The result is that most libraries generally offer a variety of classes or courses to help patrons learn to use computers or specific software packages, he noted. But, those classes might not address all of a student’s adult education needs, and they are likely to conflict with the schedules of many patrons.
The strength of the PFLA model, Barry said, “is the fact that it’s so flexible. And it’s one-on-one, which is a typical library model for service, but it goes beyond that initial session, and involves instruction beyond that point.”
Funding for PFLA fluctuates, but the budget averages $100,000 annually, with almost all of those funds going directly to salary and benefits for the 2.5 full-time equivalent (FTE) teaching positions. One-third of revenue is drawn from local funds, one-third from federal Community Development Block Grants, and one third from local private sector donations.
For other libraries, another potential source of funding for a digital literacy program might be the Workforce Investment Act (WIA), which uses federal monies for state and local workforce education and training programs. It is up for renewal this year, and groups including the American Library Association had been hoping for the passage of the Workforce Investment through Local Libraries (WILL) Act.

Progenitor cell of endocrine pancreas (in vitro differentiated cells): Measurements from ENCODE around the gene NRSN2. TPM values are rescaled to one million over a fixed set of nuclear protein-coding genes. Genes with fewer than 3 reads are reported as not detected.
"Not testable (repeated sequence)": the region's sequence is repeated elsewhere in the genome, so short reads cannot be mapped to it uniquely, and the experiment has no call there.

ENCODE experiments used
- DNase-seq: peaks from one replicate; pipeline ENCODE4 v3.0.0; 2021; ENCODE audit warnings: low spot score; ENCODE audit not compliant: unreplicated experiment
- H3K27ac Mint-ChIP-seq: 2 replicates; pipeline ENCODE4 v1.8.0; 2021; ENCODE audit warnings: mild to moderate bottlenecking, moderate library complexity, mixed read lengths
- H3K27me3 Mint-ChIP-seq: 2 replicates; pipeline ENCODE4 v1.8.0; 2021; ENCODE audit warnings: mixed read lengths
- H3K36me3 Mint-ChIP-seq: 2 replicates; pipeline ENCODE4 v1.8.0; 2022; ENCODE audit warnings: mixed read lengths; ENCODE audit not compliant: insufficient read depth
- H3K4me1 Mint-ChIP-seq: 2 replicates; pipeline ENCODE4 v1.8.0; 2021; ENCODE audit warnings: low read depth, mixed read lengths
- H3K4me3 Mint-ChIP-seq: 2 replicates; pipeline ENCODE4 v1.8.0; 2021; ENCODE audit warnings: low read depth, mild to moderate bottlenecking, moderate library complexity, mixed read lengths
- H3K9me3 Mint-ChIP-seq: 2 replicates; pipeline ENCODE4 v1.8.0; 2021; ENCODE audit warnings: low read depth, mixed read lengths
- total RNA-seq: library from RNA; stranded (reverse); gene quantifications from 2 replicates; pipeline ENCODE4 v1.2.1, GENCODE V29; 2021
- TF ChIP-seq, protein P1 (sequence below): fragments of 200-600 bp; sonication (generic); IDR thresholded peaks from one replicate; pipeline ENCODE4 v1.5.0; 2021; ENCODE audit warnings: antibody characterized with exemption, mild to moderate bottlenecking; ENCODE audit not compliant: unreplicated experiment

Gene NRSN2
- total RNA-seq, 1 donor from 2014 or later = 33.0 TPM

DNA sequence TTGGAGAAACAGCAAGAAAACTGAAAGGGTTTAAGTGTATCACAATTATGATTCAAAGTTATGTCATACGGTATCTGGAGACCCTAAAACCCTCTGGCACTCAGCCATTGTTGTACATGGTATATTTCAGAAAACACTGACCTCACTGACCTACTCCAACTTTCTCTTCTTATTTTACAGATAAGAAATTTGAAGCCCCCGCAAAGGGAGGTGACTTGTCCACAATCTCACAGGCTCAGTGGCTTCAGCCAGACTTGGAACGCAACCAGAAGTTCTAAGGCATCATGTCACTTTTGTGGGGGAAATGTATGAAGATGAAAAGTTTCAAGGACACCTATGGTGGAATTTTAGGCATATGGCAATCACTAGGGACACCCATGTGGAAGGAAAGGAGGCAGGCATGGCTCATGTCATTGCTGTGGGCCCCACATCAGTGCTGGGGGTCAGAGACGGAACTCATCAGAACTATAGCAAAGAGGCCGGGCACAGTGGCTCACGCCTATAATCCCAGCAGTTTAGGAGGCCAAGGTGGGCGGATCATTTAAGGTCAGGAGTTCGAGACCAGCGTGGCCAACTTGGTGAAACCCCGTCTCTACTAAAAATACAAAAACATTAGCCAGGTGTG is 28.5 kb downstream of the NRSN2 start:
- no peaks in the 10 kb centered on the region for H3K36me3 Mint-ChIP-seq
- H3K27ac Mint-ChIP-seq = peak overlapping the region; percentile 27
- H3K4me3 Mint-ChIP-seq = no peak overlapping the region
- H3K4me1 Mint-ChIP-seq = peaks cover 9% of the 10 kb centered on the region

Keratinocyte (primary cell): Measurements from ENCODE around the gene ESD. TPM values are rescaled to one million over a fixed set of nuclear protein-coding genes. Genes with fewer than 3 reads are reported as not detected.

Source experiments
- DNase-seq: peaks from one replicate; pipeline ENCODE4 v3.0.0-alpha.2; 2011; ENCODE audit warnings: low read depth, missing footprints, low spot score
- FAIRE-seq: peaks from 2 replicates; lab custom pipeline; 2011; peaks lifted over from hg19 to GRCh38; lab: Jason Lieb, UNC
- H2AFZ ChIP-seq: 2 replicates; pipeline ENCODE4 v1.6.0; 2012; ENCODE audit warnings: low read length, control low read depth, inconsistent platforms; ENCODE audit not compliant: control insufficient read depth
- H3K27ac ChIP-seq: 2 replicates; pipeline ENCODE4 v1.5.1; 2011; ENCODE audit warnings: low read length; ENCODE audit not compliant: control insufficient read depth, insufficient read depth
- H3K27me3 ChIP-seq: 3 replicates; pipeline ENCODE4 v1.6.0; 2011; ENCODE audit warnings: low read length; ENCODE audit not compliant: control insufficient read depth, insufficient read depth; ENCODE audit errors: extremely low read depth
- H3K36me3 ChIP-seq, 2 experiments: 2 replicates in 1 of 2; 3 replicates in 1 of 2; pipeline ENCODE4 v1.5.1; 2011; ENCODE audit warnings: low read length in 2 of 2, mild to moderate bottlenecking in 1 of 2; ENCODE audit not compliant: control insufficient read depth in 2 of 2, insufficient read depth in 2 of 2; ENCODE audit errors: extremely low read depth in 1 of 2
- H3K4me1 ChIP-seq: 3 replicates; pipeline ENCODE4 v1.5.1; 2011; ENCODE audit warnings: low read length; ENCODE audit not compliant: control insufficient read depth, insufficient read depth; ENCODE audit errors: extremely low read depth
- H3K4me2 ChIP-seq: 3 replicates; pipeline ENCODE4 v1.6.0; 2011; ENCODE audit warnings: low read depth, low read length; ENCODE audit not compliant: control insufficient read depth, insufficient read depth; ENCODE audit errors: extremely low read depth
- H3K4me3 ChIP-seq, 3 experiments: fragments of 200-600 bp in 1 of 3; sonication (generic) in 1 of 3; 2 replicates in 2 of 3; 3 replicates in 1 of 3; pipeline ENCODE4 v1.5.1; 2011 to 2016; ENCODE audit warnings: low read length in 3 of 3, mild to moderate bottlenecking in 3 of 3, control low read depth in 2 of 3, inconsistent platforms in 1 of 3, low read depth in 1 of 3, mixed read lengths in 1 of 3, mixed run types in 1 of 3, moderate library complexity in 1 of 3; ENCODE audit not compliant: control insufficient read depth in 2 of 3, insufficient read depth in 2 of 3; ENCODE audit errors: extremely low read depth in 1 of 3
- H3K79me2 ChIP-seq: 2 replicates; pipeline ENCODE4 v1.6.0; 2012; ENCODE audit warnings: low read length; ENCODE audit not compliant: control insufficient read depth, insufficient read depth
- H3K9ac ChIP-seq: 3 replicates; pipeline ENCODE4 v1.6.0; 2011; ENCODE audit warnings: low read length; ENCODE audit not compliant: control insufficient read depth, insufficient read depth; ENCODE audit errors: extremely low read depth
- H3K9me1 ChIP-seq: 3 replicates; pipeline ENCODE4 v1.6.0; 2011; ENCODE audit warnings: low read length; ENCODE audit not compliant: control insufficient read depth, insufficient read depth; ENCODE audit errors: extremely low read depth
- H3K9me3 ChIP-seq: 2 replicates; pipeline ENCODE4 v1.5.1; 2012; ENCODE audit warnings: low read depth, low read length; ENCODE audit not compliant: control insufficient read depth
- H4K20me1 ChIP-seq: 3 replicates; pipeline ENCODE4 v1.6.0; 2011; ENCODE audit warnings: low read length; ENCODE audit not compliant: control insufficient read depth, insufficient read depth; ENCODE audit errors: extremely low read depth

The WILL Act (H.R. 1616) would require state and local workforce investment boards using WIA funds to include representatives from libraries, and for states to integrate the training and literacy services available at public libraries into workforce investment plans, but the bill has been in committee since April 2011.
A Republican-sponsored package of amendments, the Workforce Investment Improvement Act of 2012 (H.R. 4297), passed committee in June, and is more likely to come to a vote. That bill does authorize public libraries as “one-stop partners” for employment, training, and literacy services, and it contains provisions that would require states to ensure that their plans for WIA money include descriptions of how programs will coordinate with existing literacy, employment, and training services carried out by non-profit groups, including libraries. But an amendment that would have specifically designated library employment resource centers as targets for WIA funding was defeated.
And groups including ALA, Adult Education and Literacy, the Council for Advancement of Adult Literacy, the National Coalition for Literacy, and the National Council for Family Literacy have written letters to congress expressing concerns about portions of H.R. 4297, in part arguing that making for-profit companies eligible for funding could increase costs and threaten training quality, and that allowing states to consolidate funding streams into unified plans could result in funding being slashed for programs directed at adults with low levels of literacy.
Regardless, with many libraries transitioning from being collection-driven organizations to service-driven organizations, Barry believes that the PFLA model could be an excellent fit for the computer training needs of other communities as well.
“We are far from ‘nirvana’ with this program,” he later added. “It would be ideal if we had a teacher in the lab all seven days/63 hours that the library is open. Even though we are flexible and can schedule sessions with students on evenings/weekends, drop-in hours are five days a week, Monday through Friday, 10-6. If funding were to increase, our first priority would be to expand those drop-in hours to approach the ideal. Still, even with its limitations, I think this is a good service model for other libraries to consider.”